Developing Countries Battle Climate Change, While the Wealthy Make Frozen Pledges: Will COP27 Usher a New Era?


Climate change is predicted to put pressure on the Nile Valley and Delta, where about 95% of Egypt’s population resides. Credit: Hisham Allam/IPS
  • by Hisham Allam (cairo)
  • Inter Press Service

This summit has drawn the attention of world leaders, high-ranking United Nations officials, and thousands of environmental activists worldwide.

The COP27 summit is an annual gathering of 197 countries to discuss climate change and what each country is doing to limit the impact of human activity on the climate.

About 90 heads of state have confirmed their attendance at the COP27 in Sharm El-Sheikh, according to the special representative of the Egyptian presidency.

Amr Abdel-Aziz, Director of Mitigation at Egypt’s Ministry of Environment, noted that the central theme for COP27 is implementation.

“We hope to demonstrate what that looks like in terms of mitigation and adaptation. If the summit can address the topic of implementation in all of its discussions, it will be a sign of its success,” Abdel-Aziz said.

The primary objective of COP27 is to achieve positive results in terms of emissions reduction; on the agenda is also a discussion of financing losses and damage.

“We also intend to advance the agenda to double climate adaptation financing by 2025 and reach an agreement on the unfulfilled $100 billion financial pledge from developed countries,” Abdel-Aziz told IPS.

The overarching goal is to strike a balance between all parties’ interests. The mitigation program, for example, is primarily driven by developed countries and small island developing states, which are currently experiencing severe climate change impacts.

On the other hand, emerging markets are principally accountable for adjustments, losses, and damages.

“Our goal is to achieve a balanced result that meets all of these goals and objectives,” he continued

“We wanted to cover as much of Egypt’s total emissions as possible,” Abdel-Aziz explains, “So we focused on three sectors: energy, oil and gas, and transportation. We also chose the industries that are most likely to reduce emissions.”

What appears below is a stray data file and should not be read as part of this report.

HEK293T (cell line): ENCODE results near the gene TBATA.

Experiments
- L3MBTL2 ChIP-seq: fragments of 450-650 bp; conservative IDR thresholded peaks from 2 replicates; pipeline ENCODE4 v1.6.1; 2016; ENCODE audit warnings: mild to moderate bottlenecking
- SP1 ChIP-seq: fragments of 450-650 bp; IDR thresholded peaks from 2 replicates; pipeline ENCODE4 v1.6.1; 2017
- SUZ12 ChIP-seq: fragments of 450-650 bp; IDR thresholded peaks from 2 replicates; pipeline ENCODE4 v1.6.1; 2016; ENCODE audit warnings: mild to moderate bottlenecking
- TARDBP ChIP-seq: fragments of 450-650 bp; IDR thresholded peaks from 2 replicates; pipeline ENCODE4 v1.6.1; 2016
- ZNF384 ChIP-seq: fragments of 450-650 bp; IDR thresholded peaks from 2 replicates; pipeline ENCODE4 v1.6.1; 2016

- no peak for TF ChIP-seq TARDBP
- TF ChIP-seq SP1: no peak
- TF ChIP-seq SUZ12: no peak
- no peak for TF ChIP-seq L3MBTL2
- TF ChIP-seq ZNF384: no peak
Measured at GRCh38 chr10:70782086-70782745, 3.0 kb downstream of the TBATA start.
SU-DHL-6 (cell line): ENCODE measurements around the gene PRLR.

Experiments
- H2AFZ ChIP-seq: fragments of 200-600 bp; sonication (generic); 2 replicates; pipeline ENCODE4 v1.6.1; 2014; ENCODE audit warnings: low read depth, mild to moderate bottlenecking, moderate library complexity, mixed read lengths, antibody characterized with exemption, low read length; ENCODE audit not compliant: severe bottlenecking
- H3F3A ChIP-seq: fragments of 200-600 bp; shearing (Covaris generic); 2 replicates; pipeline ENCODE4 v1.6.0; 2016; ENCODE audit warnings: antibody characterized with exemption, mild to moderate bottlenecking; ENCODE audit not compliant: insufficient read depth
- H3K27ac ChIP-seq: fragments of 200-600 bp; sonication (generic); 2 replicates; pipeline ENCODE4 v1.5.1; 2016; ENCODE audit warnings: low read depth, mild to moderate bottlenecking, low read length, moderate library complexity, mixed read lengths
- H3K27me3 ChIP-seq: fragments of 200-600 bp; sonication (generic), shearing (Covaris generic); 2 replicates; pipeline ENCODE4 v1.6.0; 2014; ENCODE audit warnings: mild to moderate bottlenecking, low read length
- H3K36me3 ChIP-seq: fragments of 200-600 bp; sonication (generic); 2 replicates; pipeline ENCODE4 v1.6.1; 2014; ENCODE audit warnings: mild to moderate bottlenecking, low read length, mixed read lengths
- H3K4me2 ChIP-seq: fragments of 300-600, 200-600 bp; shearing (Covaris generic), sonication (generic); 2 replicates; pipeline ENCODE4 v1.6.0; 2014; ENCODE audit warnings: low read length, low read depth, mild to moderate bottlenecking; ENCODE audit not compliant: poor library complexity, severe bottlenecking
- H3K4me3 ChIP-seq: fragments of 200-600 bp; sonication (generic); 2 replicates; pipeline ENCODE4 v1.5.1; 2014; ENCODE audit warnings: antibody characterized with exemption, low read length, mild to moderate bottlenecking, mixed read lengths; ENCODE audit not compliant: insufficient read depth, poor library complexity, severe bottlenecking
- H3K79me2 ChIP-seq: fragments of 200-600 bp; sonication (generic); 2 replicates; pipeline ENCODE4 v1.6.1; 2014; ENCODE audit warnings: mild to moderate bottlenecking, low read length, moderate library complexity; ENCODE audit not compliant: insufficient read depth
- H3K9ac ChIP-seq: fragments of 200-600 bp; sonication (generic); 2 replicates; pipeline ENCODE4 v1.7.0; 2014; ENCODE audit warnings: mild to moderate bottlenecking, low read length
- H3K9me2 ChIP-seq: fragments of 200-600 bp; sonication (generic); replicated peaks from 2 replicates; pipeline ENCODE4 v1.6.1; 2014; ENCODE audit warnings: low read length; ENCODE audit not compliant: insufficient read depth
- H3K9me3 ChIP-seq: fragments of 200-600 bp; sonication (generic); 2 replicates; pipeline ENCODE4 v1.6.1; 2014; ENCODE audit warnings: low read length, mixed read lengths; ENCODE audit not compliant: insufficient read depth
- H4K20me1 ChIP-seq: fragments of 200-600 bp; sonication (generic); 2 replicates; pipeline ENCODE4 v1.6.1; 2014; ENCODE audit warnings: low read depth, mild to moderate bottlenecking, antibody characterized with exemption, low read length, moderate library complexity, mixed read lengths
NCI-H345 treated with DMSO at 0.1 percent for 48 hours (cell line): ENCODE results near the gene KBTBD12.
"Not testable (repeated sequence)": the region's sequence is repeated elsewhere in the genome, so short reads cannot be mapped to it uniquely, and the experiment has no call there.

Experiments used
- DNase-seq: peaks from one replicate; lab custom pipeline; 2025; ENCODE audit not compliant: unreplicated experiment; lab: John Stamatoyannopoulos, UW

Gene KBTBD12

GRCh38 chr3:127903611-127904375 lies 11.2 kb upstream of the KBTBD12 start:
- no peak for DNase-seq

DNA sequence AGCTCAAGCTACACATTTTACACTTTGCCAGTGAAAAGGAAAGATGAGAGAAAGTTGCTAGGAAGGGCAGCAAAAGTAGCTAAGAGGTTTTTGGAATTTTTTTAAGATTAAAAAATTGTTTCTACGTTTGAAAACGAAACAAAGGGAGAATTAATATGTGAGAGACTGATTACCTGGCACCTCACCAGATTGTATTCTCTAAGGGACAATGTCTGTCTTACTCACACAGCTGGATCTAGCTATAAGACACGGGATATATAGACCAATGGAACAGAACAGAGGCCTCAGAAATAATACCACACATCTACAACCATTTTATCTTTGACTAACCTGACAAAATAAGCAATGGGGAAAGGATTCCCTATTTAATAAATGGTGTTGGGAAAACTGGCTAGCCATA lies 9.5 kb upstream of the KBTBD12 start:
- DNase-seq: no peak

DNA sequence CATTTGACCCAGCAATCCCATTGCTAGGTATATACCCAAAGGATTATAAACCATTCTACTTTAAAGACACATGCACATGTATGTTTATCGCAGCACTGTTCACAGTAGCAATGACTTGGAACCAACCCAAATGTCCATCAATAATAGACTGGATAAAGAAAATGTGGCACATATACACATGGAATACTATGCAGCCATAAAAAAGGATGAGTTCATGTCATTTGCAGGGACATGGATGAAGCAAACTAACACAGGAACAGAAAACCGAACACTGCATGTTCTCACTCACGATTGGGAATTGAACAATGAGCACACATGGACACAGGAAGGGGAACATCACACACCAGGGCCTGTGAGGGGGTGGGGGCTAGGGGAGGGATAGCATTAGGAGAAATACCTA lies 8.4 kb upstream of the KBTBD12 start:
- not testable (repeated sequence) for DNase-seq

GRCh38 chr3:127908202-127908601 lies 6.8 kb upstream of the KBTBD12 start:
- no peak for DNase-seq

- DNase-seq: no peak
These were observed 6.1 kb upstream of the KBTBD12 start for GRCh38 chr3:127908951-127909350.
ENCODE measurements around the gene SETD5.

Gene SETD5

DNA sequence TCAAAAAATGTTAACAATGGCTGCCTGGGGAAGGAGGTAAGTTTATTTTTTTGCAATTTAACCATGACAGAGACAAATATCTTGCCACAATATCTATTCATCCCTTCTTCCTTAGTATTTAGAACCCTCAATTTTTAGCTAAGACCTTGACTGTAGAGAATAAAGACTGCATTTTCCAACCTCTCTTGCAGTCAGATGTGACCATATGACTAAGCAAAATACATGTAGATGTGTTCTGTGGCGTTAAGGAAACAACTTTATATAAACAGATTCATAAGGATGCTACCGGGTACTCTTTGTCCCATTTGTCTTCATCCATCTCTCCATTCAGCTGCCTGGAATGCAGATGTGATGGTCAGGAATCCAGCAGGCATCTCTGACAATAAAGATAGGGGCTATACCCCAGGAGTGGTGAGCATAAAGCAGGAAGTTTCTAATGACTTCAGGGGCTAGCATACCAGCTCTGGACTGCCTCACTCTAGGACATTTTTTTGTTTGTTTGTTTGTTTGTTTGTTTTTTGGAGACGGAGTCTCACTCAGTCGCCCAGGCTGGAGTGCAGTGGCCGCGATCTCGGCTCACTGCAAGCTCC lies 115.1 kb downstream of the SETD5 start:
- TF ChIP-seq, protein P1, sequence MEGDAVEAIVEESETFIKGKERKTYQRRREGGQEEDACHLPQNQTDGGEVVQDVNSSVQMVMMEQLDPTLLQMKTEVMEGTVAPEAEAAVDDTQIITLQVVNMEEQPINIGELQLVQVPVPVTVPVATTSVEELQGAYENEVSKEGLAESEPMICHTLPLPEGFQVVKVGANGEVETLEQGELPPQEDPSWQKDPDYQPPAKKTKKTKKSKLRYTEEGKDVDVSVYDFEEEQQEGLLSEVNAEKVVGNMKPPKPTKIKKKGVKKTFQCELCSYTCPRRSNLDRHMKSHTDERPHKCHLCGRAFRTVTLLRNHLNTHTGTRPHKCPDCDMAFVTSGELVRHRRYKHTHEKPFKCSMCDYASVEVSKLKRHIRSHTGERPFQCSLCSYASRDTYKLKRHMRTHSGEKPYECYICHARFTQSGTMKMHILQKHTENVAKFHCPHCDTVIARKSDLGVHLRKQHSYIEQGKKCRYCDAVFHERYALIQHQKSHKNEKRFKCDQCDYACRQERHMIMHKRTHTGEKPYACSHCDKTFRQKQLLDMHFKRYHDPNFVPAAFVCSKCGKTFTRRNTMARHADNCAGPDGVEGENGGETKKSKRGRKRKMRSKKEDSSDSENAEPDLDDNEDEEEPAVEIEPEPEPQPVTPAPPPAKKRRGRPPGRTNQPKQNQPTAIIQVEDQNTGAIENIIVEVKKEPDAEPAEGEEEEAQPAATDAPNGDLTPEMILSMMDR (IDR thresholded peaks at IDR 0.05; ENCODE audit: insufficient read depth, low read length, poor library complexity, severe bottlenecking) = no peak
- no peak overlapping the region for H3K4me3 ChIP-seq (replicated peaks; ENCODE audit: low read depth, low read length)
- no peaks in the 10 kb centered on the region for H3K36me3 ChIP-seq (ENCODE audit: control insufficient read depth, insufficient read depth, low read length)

Abdel-Aziz says he is optimistic about meeting the goals, especially in the transport sector, which could even exceed the goals as there has been significant progress including in the area of “transportation electrification and other forms of sustainable mobility.”

The summit’s top priorities are to achieve the Paris Agreement’s goals and progress in the fight against climate change. According to scientific research, limiting global warming to 1.5°C by 2030 requires cutting emissions in half.

“Climate finance must be available for this to occur,” COY 17 Programme Leader Hossam Imam told IPS.

COY17 is an annual event organized by YOUNGO, the Official Youth Constituency of the United Nations Framework Convention on Climate Change (UNFCCC). This year’s event will take place on the sidelines of the 27th Party Summit in Sharm El-Sheikh, Egypt (COP27).

Imam will collaborate with 1,500 young people from 140 countries to draft the youth statement, which will be delivered to the presidency of the Climate Summit and discussed by high-ranking officials.

“The impact of climate change on indigenous peoples and coastal city dwellers who face flooding is one of the most pressing issues to be addressed in COY 17,” Imam said.

Environmental activist Ahmed Fathy told IPS that the most significant obstacle to developing countries achieving their climate goals is a “lack of adequate and adequate financing from developed countries. And, despite years of neglect, adaptation financing remains a top priority for developing countries. Without it, developing countries cannot combat and mitigate the effects of climate change.”

The Nile Valley and Delta, where about 95% of Egypt’s population resides, make up only 4% of the country’s natural area. Climate change is predicted to put pressure on these areas, particularly the Nile, and the region could experience more frequent droughts.

“Egypt is also one of the few nations that actually struggle with water scarcity,” Fathy added.

“Since the world faces several economic issues in addition to the energy crisis, we expect that the conference will produce workable proposals,” said Fathy, the founder of the ‘Youth Love Egypt Association,’ involved in organizing the COY17 conference and the promotion of the COP27. “We expect the summit to produce a workable charter and to be COP for actions rather than COP for pledges.”

IPS UN Bureau Report


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© Inter Press Service (2022) — All Rights ReservedOriginal source: Inter Press Service





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